Hearing the front door close behind me, my mother called out, “I’ll be down in a minute. I’m looking for something.” She bustled around upstairs. On MLK day, she snapped the tip off of her right elbow, along with the tendon that attaches her triceps to it, but she refuses to let that inconvenience interfere with her activities.
Rummaging noises heightened and I called back, “Do you need some help?”
As I knew she would, my mother declined my offer to assist her searching. “No,” she said, appearing at the top of the stairs, then mumbled, “I put my sling down somewhere. I can’t find it.”
She’s a determined sort. If her life’s path had signage, it would say NO STOPPING OR STANDING. She drives hard bargains and haggles as general conversation. Nothing is exempt from negotiation, not even medical protocol.
After the initial treatment for her wounded elbow, she forced my father to take her splint to the woodshop and saw off a fourth of it. It constrained use of her hand and she was having none of that, no matter how my daddy protested.
The physician she chose as her victim fared no better. Within minutes she had him making concessions like a used car salesman. He cried uncle and agreed to forego the splint and a cast, saying, “We’ll keep an eye on it and see if the bone and tendon reattach.” She left his office with a sling in hand and admonitions that she would have to wear it for it to do her any good.
For the most part, the sling hangs from her shoulder like a purse. Occasionally, it slides around and dangles like an amulet on a necklace. She’s deemed it a nuisance no better than the splint.
“You’re not wearing it are you?” I accused. Knowing I was out of line to speak to my mother this way, I avoided rebuke by scouring the downstairs for the misplaced apparatus. I found it in the kitchen tossed aside like Tuesday’s leftovers.
She came downstairs and strapped it on, putting her damaged arm into the crook, all the while complaining that she can’t get anything done while wearing it. “I think that’s the point,” I said.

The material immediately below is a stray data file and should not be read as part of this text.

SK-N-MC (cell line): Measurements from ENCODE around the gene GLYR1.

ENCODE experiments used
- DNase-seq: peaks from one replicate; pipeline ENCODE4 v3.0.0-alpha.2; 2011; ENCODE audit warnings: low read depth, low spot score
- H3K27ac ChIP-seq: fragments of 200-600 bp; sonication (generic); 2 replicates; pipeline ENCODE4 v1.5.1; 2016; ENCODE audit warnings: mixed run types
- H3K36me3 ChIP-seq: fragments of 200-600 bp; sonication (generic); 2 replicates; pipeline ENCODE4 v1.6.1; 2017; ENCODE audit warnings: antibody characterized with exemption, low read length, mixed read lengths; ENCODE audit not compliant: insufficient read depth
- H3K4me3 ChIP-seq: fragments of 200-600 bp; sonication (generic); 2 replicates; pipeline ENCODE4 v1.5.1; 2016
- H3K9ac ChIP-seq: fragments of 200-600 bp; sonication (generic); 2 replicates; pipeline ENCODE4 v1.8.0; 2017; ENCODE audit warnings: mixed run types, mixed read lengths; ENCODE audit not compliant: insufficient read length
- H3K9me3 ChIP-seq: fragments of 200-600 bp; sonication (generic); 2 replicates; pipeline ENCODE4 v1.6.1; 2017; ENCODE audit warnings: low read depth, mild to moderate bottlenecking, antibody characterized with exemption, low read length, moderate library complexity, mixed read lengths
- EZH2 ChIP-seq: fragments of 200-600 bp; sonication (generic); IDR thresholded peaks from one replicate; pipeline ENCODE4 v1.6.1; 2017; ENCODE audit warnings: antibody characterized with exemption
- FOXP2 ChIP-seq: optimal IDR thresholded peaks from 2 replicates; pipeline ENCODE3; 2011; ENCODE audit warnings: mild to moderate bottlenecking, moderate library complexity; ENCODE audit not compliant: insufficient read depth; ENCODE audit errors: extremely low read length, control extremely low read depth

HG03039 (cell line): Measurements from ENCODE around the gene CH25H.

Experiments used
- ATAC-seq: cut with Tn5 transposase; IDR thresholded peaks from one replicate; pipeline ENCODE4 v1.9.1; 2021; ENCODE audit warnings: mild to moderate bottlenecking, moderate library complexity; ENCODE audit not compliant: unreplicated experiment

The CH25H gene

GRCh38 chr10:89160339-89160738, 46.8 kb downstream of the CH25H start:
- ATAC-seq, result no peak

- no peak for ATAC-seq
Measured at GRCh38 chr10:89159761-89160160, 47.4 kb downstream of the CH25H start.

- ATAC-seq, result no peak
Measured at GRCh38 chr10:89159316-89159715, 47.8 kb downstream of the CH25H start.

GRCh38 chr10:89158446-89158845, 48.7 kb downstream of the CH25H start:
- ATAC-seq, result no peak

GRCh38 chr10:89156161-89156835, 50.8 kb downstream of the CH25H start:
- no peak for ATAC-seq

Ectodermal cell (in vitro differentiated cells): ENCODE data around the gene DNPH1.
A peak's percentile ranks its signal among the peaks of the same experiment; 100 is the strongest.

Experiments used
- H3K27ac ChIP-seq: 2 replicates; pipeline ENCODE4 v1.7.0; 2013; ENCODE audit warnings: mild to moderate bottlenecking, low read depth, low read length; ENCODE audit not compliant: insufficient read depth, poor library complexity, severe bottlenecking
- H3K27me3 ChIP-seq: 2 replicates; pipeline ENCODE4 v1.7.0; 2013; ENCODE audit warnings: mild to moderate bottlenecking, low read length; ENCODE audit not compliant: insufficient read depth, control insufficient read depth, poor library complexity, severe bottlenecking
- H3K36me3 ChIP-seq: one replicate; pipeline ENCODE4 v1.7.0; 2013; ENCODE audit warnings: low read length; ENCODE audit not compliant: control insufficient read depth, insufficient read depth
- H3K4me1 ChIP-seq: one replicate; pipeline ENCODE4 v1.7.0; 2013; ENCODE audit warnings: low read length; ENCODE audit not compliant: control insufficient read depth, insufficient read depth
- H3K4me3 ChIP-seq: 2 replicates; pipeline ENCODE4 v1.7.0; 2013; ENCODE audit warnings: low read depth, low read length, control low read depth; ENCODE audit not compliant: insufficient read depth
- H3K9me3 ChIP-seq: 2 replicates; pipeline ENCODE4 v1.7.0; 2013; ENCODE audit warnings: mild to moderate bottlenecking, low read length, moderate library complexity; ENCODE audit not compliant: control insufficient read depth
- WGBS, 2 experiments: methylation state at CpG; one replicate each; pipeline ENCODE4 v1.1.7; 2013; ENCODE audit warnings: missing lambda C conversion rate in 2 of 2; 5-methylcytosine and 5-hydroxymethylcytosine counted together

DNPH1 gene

She defended her actions: “I hold my arm in place like this as if it was in the sling.” If she moves it in a way that hurts, she explained, she tucks it back into the correct restrictive angle. The one problem she’s having is that her biceps burn.
At risk of being reprimanded for sassing, I suggested that the burning sensation in her biceps is probably from the strain of holding her arm in place without the support of the sling.
She discounted my precocious remark.
The next thing I hear she has my father driving her from Georgia to Memphis in a full-on ice storm so that she can care for my widower uncle post surgery. With the sling cast over her back like a cape, she’s held her arm in strict alignment and tended to his meals, housekeeping and necessities.
When she gets back to Georgia this week and sees her doctor, she’ll sit in his office with her arm in the sling. He will question the patient about her progress, choosing his words carefully. She’ll report the burning in her biceps. He’ll have to ask, “Have you been wearing your sling?”
Because she technically has, my mother will reply, “Yes.”
The poor man will not think to inquire, “How have you been wearing it?” And he has no idea the ways in which this omission will be leveraged against him.